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Adverse Events and Resource Use Before and After Treat to Target in Rheumatoid Arthritis:A Post-Hoc Analysis of a Randomized Controlled Trial

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Solomon DH1, Yu Z1, Katz JN1,2, Bitton A3, Corrigan C1, Fraenkel L4, Harrold LR5, Smolen JS6, Losina E2, Lu B1. Arthritis Care Res (Hoboken). 2018 Sep 17. doi: 10.1002/acr.23755. [Epub ahead of print]


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1 Division of Rheumatology.

2 Department of Orthopaedic Surgery.

3 Division of General Internal Medicine.

4 Brigham and Women's Hospital, Division of Rheumatology, Yale School of Medicine.

5 Division of Rheumatology, University of Massachusetts Medical Center.

6 Department of Rheumatology, University of Vienna.


INTRODUCTION: Treat to target (TTT) is an accepted paradigm for care of patients with rheumatoid arthritis (RA). Since TTT can be associated with more medication switches, concerns arise whether implementing TTT may increase adverse events and/or resource use.

METHODS: We used data from six practices enrolled in an 18-month cluster-randomized controlled trial to compare adverse events and resource use before (months 1-9) and during (months 10-18) a TTT intervention. The outcomes of interest, adverse events and resource use, were based on medical record review of all rheumatology visits for RA patients before and during the intervention.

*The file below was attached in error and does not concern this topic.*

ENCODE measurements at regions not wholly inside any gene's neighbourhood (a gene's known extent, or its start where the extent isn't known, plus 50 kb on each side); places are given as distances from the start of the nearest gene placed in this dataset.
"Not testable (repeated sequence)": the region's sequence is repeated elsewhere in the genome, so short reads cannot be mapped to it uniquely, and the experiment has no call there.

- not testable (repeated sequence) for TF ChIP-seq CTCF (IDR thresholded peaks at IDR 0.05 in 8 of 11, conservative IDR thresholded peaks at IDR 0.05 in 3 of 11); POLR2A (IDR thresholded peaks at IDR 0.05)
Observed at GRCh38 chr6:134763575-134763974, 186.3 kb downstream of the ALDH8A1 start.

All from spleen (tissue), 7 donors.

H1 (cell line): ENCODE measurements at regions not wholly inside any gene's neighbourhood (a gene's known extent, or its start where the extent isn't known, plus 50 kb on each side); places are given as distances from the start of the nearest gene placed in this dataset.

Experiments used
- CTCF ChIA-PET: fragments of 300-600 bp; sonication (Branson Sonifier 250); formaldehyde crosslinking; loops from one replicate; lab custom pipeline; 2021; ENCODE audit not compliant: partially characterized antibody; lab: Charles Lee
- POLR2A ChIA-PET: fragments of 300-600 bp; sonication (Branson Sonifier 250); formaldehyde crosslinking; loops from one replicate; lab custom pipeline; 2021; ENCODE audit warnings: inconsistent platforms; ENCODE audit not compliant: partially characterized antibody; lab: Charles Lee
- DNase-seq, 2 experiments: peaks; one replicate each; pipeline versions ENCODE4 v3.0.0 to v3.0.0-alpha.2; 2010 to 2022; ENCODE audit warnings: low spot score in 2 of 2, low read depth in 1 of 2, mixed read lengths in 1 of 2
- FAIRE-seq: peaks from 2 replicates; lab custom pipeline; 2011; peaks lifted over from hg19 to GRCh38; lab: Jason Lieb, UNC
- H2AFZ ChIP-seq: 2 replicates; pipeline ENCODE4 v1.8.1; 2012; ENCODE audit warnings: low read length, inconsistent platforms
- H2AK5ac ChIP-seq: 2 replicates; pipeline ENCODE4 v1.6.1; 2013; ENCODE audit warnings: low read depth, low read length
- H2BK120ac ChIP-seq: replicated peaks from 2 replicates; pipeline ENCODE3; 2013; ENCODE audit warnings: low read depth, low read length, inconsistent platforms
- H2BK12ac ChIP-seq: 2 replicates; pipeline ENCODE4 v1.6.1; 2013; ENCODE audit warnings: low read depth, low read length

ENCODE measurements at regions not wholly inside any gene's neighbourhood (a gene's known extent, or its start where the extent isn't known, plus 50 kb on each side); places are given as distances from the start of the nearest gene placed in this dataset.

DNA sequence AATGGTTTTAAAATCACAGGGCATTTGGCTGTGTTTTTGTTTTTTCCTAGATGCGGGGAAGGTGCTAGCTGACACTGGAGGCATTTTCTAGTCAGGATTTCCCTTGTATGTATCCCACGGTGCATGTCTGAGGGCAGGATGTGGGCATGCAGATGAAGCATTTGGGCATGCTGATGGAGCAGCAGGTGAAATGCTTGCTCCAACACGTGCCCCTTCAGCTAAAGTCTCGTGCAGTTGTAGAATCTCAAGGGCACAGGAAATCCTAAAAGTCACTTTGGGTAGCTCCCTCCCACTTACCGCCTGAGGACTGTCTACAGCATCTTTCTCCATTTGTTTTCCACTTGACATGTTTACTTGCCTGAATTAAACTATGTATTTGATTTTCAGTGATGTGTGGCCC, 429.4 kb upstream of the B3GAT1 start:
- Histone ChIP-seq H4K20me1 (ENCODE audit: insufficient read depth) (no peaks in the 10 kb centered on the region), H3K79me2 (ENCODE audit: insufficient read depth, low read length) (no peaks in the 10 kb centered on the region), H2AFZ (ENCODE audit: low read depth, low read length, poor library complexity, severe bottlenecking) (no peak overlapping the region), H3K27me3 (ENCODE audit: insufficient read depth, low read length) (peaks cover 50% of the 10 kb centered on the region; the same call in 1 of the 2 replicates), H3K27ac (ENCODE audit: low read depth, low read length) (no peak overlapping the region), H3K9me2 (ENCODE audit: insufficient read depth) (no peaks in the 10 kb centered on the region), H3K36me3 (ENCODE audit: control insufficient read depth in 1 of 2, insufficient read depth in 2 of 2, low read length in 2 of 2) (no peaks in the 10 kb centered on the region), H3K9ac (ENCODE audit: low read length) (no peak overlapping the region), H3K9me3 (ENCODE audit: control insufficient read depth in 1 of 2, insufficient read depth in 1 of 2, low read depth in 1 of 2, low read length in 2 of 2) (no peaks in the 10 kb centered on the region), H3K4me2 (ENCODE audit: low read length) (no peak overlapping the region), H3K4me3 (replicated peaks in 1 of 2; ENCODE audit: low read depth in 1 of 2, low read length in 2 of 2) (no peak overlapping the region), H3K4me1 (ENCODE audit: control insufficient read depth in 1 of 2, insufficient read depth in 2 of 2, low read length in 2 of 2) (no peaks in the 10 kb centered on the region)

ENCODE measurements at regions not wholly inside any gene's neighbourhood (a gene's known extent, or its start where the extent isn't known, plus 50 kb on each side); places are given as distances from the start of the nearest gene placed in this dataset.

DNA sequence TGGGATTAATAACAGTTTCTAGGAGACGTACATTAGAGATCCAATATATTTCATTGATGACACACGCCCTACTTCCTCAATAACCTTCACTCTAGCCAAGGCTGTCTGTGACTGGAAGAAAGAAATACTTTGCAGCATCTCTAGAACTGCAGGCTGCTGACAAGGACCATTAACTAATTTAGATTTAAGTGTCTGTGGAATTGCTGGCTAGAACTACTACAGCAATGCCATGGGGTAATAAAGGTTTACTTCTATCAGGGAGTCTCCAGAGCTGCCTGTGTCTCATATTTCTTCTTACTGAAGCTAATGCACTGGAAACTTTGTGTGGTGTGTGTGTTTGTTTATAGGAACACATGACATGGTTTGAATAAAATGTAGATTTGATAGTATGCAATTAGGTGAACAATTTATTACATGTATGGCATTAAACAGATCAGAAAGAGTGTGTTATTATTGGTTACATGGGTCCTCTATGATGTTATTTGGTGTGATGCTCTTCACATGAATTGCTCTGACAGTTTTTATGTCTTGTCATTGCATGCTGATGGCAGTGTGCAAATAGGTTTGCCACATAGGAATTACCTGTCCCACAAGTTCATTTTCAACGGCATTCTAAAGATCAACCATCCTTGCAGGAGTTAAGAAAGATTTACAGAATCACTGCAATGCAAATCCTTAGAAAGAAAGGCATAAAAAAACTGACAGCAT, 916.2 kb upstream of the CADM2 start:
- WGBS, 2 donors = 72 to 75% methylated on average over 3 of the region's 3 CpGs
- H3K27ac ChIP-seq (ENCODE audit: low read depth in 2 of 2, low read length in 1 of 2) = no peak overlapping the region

RESULTS: We examined records for 321 patients before the intervention and 315 during the intervention. An adverse event was recorded in 10.2% of visits before the intervention and 8.8% during the intervention (P = 0.41). Biologic DMARDs were used in 53.6% of patients before the intervention and 49.8% during the intervention (p = 0.73). Rheumatology visits were more frequent before the intervention (mean 4.0 ± 1.4) than during the intervention (mean 3.6 ± 1.2; p = 0.02). More visits were accompanied by monitoring laboratory tests before the intervention (90.0%) compared with during the intervention (52.7%; p <0.001). A greater percentage of visits before the intervention included diagnostic imaging (15.4%) versus during the intervention (8.9%; p<0.001).

CONCLUSIONS: We observed similar rates of adverse events before and during the implementation of TTT for RA. Rheumatology visits, use of laboratory monitoring, and diagnostic imaging did not increase during the TTT intervention.